Generally, Machine Learning (or Deep Learning) projects are quite unique and also different from traditional web application projects due to the inherent complexity involved with them.
The goal of this article is, not to go through full project management life cycle, but to discuss a few complexities and finer points which may impact different project management phases and aspects of a Machine Learning(or Deep Learning) project, and, which should be taken care of, to avoid any surprises later.
Below is a quick ready reckoner for the topics that we will be discussing in this article.
‘Machine Learning’ term in this article means both – ‘Machine Learning’ and ‘Deep Learning’.
Whenever we have our live talks of CloudxLab, in presentations or in a conference, we want to live stream and record it. The main challenge that occurs is the presenter gets out of focus as the presenter moves. And for us, hiring a cameraman for three hours of a session is not a viable option. So, we thought of creating an AI-based pan and tilt platform which will keep the camera focussed on speaker.
So, Here are the step-by-step instructions to create such a camera along with the code needed.
As part of this blog post, I am going to walk you through how an Artificial Neural Network figures out a complex relationship in data by itself without much of our hand-holding. You should modify the data generation function and observe if it is able to predict the result correctly. I am going to use the Keras API of TensorFlow. Keras API makes it really easy to create Deep Learning models.
Machine learning is about computer figuring out relationships in data by itself as opposed to programmers figuring out and writing code/rules. Machine learning generally is categorized into two types: Supervised and Unsupervised. In supervised, we have the supervision available. And supervised learning is further classified into Regression and Classification. In classification, we have training data with features and labels and the machine should learn from this training data on how to label a record. In regression, the computer/machine should be able to predict a value – mostly numeric. An example of Regression is predicting the salary of a person based on various attributes: age, years of experience, the domain of expertise, gender.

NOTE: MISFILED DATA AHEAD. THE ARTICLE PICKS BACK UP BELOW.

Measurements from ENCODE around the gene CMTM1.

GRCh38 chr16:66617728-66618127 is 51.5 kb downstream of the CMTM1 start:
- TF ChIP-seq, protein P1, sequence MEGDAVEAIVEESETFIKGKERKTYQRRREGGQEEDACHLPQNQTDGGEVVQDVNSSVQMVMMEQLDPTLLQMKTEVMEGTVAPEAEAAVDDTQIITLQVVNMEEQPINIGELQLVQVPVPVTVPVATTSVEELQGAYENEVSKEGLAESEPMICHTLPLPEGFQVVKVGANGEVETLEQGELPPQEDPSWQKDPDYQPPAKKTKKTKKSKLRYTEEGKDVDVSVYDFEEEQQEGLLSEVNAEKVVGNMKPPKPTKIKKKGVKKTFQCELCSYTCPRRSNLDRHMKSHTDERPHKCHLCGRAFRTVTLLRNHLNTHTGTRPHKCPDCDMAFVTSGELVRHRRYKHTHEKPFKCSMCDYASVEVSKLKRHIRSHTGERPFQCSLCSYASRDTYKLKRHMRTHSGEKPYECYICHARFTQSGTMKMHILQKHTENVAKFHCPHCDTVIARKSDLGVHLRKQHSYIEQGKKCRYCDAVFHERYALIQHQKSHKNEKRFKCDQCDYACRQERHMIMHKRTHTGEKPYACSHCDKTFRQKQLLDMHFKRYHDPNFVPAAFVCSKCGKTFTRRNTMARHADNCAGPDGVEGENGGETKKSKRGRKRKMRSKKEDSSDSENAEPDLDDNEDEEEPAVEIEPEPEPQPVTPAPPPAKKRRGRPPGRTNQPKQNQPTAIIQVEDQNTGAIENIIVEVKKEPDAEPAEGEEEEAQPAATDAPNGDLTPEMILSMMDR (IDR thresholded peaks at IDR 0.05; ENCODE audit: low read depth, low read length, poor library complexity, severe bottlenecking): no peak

The notebook having all the code is available here on GitHub as part of cloudxlab repository at the location deep_learning/tensorflow_keras_regression.ipynb . I am going to walk you through the code from this notebook here.
Generate Data: Here we are going to generate some data using our own function. This function is a non-linear function and a usual line fitting may not work for such a function
Let us say, you have trained, fine-tuned and tested Machine Learning(ML) model – sgd_clf, which was trained and tested using SGD Classifier on MNIST dataset. And now you want to deploy it in production, so that consumers of this model could use it. What are different options you have to deploy your ML model in production?
Usually, the learners from our classes schedule 1-on-1 discussions with the mentors to clarify their doubts. So, thought of sharing the video of one of these 1-on-1 discussions that one of our CloudxLab learner – Leo – had with Sandeep last week.
Below are the questions from the same discussion.
You can go through the detailed discussion which happened around these questions, in the attached video below.
These Machine Learning Interview Questions, are the real questions that are asked in the top interviews.
For hiring machine learning engineers or data scientists, the typical process has multiple rounds.
A basic screening round – The objective is to check the minimum fitness in this round.
Algorithm Design Round – Some companies have this round but most don’t. This involves checking the coding / algorithmic skills of the interviewee.
ML Case Study – In this round, you are given a case study problem of machine learning on the lines of Kaggle. You have to solve it in an hour.
Bar Raiser / Hiring Manager – This interview is generally with the most senior person in the team or a very senior person from another team (at Amazon it is called Bar raiser round) who will check if the candidate fits in the company-wide technical capabilities. This is generally the last round.